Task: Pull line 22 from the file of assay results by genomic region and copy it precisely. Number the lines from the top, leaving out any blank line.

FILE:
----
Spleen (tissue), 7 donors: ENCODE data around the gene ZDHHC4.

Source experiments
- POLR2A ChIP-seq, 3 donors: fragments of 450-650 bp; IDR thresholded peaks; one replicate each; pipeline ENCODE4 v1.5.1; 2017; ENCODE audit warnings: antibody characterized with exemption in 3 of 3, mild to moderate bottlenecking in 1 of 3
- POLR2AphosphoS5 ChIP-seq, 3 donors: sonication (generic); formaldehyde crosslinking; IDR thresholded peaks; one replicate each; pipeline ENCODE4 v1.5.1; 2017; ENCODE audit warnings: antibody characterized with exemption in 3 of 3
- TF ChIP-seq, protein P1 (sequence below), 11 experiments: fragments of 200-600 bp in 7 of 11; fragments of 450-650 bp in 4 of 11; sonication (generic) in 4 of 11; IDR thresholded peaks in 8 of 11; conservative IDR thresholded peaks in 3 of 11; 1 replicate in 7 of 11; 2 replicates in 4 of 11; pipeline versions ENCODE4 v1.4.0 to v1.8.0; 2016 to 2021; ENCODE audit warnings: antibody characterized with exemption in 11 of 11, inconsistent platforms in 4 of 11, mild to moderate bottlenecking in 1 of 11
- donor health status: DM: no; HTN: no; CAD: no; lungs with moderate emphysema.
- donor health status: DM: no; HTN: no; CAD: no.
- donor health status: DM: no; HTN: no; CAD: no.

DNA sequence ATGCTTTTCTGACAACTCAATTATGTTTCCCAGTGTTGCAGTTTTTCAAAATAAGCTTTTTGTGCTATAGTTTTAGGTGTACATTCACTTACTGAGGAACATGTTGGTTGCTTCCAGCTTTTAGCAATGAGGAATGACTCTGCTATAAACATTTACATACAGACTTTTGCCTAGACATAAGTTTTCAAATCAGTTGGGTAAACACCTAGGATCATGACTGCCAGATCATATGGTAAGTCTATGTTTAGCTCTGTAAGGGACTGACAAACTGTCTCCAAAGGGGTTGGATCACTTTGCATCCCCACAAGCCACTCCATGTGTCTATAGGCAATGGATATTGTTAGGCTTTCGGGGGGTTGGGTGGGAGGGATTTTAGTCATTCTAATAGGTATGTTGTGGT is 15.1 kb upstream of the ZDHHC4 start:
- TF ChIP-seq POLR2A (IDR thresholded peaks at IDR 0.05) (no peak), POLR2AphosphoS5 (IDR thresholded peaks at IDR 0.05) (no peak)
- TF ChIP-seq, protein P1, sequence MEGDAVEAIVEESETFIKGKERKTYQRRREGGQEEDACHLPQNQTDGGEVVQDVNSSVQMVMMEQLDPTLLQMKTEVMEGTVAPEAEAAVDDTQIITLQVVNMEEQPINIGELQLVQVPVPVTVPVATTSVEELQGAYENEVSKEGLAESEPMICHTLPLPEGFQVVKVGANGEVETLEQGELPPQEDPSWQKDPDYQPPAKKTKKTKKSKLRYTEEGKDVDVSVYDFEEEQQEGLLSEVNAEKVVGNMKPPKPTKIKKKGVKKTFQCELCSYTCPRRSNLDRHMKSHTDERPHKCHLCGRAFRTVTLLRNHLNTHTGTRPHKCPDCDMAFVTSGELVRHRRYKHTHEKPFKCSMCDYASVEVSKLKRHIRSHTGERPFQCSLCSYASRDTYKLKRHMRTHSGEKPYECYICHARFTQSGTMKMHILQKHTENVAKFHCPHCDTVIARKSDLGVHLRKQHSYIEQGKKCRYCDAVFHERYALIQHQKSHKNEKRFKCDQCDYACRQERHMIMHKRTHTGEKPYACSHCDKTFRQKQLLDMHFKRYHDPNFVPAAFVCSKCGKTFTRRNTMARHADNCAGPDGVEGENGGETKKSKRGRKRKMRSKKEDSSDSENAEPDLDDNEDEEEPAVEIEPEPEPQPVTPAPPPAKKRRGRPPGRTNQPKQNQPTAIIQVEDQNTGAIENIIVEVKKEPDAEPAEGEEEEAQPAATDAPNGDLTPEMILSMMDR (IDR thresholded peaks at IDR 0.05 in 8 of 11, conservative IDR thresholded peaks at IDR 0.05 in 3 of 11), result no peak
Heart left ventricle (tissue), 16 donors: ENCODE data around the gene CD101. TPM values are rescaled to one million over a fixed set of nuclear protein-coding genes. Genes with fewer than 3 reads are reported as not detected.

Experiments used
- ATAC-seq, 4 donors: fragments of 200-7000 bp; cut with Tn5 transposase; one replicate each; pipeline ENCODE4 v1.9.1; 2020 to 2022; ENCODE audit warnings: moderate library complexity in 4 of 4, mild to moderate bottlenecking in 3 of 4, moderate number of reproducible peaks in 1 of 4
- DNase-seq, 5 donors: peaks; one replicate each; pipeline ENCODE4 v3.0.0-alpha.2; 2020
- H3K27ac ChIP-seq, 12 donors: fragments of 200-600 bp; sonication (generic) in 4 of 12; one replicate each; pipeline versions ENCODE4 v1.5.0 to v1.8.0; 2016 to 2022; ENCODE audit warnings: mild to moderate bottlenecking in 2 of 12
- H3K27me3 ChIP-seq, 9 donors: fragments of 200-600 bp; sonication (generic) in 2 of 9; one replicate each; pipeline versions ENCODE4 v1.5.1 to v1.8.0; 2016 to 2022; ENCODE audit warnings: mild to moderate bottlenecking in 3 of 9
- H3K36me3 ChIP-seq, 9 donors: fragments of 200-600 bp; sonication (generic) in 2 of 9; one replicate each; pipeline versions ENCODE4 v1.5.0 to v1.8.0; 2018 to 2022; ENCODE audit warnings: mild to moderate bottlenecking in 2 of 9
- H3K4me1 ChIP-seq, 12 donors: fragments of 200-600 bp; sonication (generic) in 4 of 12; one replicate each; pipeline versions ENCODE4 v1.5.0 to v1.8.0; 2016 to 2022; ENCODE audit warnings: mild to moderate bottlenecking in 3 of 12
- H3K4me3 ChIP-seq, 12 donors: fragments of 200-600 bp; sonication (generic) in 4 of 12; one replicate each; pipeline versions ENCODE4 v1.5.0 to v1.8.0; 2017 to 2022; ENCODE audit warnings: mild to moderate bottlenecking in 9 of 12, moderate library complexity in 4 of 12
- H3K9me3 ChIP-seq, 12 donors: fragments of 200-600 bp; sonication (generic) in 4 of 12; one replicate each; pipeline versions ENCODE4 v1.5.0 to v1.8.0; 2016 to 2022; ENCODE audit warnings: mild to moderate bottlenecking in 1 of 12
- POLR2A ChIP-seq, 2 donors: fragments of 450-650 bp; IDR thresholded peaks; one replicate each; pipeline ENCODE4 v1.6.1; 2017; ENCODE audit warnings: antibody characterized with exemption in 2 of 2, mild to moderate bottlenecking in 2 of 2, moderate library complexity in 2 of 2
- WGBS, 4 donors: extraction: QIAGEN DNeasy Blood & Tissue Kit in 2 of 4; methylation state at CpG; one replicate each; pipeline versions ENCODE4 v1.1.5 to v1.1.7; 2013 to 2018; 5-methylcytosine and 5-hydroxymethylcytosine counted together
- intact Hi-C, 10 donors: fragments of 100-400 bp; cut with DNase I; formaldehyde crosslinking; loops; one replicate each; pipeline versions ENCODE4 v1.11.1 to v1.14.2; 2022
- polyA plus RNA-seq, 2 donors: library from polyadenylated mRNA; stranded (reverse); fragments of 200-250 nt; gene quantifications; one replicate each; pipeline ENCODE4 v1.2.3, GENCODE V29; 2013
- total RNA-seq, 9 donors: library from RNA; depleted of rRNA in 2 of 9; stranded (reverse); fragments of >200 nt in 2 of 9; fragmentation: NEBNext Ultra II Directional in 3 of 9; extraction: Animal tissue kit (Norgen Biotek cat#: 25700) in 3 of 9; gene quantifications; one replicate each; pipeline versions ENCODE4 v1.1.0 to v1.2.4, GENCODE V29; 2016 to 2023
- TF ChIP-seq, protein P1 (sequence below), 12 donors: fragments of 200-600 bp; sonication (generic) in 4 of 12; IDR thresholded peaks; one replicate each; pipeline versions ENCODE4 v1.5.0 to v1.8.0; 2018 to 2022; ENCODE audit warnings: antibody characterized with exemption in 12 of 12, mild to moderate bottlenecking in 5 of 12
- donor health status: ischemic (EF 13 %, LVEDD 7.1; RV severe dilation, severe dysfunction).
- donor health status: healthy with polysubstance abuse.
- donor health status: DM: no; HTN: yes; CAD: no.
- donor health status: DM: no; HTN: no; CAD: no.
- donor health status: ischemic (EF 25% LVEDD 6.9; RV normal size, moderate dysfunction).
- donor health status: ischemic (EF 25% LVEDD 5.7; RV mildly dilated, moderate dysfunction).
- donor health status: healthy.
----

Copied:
- POLR2A ChIP-seq, 2 donors: fragments of 450-650 bp; IDR thresholded peaks; one replicate each; pipeline ENCODE4 v1.6.1; 2017; ENCODE audit warnings: antibody characterized with exemption in 2 of 2, mild to moderate bottlenecking in 2 of 2, moderate library complexity in 2 of 2